Stop LOLing, it's not funny. I don't need to be told something is funny. If it's funny I'll tell you. Just stop LOLing. Grrrrr.
  • MikePhilPerez

    Posts: 4357

    Oct 03, 2007 9:09 PM GMT
    Well I just weren't a very bright spark in school, in fact I never finished school, so if I spell wrong or my grammar is a bit off, please be gentleicon_redface.gif

    Mike
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    Oct 03, 2007 9:13 PM GMT
    My niece was furious for about a week, after she worked out that the spelling of her pet bovine's species should be "kao." She was sure that everyone was just being mean to her with this "cow" nonsense.
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    Oct 03, 2007 9:15 PM GMT
    From CANDIDATE FOR A PULLET SURPRISE

    Eye halve a spelling checker
    It came with my pea sea
    It plainly marques for my revue
    Miss steaks eye kin knot sea.

    Eye strike a key and type a word
    And weight four it to say
    Weather eye am wrong oar write
    It shows me strait a weigh.

    As soon as a mist ache is maid
    It nose bee fore two long
    And eye can put the error rite
    It's rare lea ever wrong.

    Eye have run this poem threw it
    Eye am shore your pleased two no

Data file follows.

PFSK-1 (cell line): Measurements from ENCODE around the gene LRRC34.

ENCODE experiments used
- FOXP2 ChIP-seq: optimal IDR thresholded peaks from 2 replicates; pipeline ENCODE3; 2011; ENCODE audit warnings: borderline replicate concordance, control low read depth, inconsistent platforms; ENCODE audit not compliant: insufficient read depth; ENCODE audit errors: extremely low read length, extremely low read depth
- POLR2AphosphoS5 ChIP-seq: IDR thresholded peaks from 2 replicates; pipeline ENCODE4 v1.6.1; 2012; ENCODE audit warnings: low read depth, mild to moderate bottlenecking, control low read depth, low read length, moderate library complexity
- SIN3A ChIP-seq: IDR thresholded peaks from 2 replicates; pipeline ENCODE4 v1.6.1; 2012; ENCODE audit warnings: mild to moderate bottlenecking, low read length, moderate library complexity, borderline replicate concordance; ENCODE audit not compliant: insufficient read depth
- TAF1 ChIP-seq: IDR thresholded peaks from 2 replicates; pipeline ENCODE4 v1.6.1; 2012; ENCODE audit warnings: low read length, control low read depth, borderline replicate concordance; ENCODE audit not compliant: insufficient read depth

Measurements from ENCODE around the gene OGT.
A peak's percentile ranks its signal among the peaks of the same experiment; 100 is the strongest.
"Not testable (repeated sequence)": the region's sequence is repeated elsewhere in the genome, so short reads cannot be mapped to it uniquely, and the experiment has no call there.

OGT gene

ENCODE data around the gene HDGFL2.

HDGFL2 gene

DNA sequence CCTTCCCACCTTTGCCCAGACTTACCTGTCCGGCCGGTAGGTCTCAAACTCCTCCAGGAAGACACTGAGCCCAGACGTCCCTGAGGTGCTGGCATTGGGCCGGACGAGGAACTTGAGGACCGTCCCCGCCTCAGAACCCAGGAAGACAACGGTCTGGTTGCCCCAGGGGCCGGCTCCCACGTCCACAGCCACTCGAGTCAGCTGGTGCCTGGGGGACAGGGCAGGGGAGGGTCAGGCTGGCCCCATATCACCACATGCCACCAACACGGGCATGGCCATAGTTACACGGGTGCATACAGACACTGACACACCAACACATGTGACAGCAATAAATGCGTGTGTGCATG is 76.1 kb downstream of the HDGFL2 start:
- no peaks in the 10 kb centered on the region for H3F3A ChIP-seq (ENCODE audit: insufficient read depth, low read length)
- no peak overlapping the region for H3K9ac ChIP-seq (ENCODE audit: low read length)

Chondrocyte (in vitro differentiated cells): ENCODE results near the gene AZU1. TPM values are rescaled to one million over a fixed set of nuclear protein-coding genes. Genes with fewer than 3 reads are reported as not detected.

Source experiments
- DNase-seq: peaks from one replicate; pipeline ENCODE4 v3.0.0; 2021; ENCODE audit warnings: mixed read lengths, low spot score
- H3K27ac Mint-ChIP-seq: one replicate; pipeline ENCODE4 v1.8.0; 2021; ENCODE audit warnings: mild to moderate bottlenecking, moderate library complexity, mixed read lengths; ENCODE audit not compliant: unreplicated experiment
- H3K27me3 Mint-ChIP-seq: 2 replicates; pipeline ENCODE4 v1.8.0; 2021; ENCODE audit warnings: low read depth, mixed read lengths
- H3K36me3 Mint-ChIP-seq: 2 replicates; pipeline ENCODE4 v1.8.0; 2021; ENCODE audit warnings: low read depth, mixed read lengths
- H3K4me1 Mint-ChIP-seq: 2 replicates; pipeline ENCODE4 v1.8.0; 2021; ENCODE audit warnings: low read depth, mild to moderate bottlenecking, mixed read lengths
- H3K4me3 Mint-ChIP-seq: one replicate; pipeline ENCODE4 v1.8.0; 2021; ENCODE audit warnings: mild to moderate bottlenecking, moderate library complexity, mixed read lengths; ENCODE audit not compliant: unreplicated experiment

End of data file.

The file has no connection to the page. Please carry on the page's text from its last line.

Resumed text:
It's letter perfect awl the weigh
    My checker tolled me sew.

    Margo Roark.
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    Oct 03, 2007 9:18 PM GMT
    Caslon,

    Anodder great poem! You crake me up! I dink you crake uz al up.
  • Posted by a hidden member.
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    Oct 03, 2007 9:29 PM GMT
    I am glad you found them funny
    But they aren't of my composing
    The titles blue link to the site
    from whence they were just copied
  • Posted by a hidden member.
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    Oct 03, 2007 9:35 PM GMT
    This topic is to much. What's there too do about the problem? It would be nice if there was won or to solutions.
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    Oct 03, 2007 9:40 PM GMT
    Just be glad you don't come from Loughborough!

    I have seen many many yanks fail to pronounce English place names... always good for a laugh.

    Gloucester = GLOW-CHESTER in yankspeak ::chortles::

  • Posted by a hidden member.
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    Oct 03, 2007 9:48 PM GMT
    Let me guess

    Loughborough: low-borrow?
  • Posted by a hidden member.
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    Oct 03, 2007 9:58 PM GMT
    No duckie, Luff burra

    Try Worcestershire

    Or Leicester


    lol lol lol
  • Posted by a hidden member.